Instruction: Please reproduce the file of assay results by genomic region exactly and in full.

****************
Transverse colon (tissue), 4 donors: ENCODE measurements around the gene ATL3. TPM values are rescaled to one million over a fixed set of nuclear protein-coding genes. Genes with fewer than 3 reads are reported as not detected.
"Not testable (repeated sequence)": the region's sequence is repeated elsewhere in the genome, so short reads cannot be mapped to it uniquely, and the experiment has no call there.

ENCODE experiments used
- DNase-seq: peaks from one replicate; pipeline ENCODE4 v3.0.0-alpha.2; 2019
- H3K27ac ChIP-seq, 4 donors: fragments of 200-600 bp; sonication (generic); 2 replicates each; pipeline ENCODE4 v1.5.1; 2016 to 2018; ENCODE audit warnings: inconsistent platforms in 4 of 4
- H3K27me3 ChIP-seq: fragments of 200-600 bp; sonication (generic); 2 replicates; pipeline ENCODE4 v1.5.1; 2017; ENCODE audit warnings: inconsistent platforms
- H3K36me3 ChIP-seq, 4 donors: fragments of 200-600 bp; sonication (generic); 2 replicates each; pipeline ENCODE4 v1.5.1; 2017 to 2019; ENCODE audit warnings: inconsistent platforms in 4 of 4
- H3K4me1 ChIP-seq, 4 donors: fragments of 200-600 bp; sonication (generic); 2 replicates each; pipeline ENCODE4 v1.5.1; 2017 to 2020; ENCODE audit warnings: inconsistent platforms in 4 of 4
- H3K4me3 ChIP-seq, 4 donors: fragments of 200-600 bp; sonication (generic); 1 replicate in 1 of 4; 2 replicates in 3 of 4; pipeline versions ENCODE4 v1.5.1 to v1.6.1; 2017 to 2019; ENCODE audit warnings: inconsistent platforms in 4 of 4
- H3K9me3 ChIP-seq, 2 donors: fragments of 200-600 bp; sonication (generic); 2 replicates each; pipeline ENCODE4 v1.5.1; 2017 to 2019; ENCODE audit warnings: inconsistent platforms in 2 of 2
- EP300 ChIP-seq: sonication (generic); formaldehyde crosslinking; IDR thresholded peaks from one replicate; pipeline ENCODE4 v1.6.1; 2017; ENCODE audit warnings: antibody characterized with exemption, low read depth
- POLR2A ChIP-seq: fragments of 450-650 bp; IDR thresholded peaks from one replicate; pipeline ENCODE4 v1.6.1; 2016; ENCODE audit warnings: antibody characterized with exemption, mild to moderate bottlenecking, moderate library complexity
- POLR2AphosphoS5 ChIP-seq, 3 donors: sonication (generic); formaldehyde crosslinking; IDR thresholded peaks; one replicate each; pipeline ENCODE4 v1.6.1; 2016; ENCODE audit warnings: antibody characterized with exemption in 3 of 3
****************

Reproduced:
Transverse colon (tissue), 4 donors: ENCODE measurements around the gene ATL3. TPM values are rescaled to one million over a fixed set of nuclear protein-coding genes. Genes with fewer than 3 reads are reported as not detected.
"Not testable (repeated sequence)": the region's sequence is repeated elsewhere in the genome, so short reads cannot be mapped to it uniquely, and the experiment has no call there.

ENCODE experiments used
- DNase-seq: peaks from one replicate; pipeline ENCODE4 v3.0.0-alpha.2; 2019
- H3K27ac ChIP-seq, 4 donors: fragments of 200-600 bp; sonication (generic); 2 replicates each; pipeline ENCODE4 v1.5.1; 2016 to 2018; ENCODE audit warnings: inconsistent platforms in 4 of 4
- H3K27me3 ChIP-seq: fragments of 200-600 bp; sonication (generic); 2 replicates; pipeline ENCODE4 v1.5.1; 2017; ENCODE audit warnings: inconsistent platforms
- H3K36me3 ChIP-seq, 4 donors: fragments of 200-600 bp; sonication (generic); 2 replicates each; pipeline ENCODE4 v1.5.1; 2017 to 2019; ENCODE audit warnings: inconsistent platforms in 4 of 4
- H3K4me1 ChIP-seq, 4 donors: fragments of 200-600 bp; sonication (generic); 2 replicates each; pipeline ENCODE4 v1.5.1; 2017 to 2020; ENCODE audit warnings: inconsistent platforms in 4 of 4
- H3K4me3 ChIP-seq, 4 donors: fragments of 200-600 bp; sonication (generic); 1 replicate in 1 of 4; 2 replicates in 3 of 4; pipeline versions ENCODE4 v1.5.1 to v1.6.1; 2017 to 2019; ENCODE audit warnings: inconsistent platforms in 4 of 4
- H3K9me3 ChIP-seq, 2 donors: fragments of 200-600 bp; sonication (generic); 2 replicates each; pipeline ENCODE4 v1.5.1; 2017 to 2019; ENCODE audit warnings: inconsistent platforms in 2 of 2
- EP300 ChIP-seq: sonication (generic); formaldehyde crosslinking; IDR thresholded peaks from one replicate; pipeline ENCODE4 v1.6.1; 2017; ENCODE audit warnings: antibody characterized with exemption, low read depth
- POLR2A ChIP-seq: fragments of 450-650 bp; IDR thresholded peaks from one replicate; pipeline ENCODE4 v1.6.1; 2016; ENCODE audit warnings: antibody characterized with exemption, mild to moderate bottlenecking, moderate library complexity
- POLR2AphosphoS5 ChIP-seq, 3 donors: sonication (generic); formaldehyde crosslinking; IDR thresholded peaks; one replicate each; pipeline ENCODE4 v1.6.1; 2016; ENCODE audit warnings: antibody characterized with exemption in 3 of 3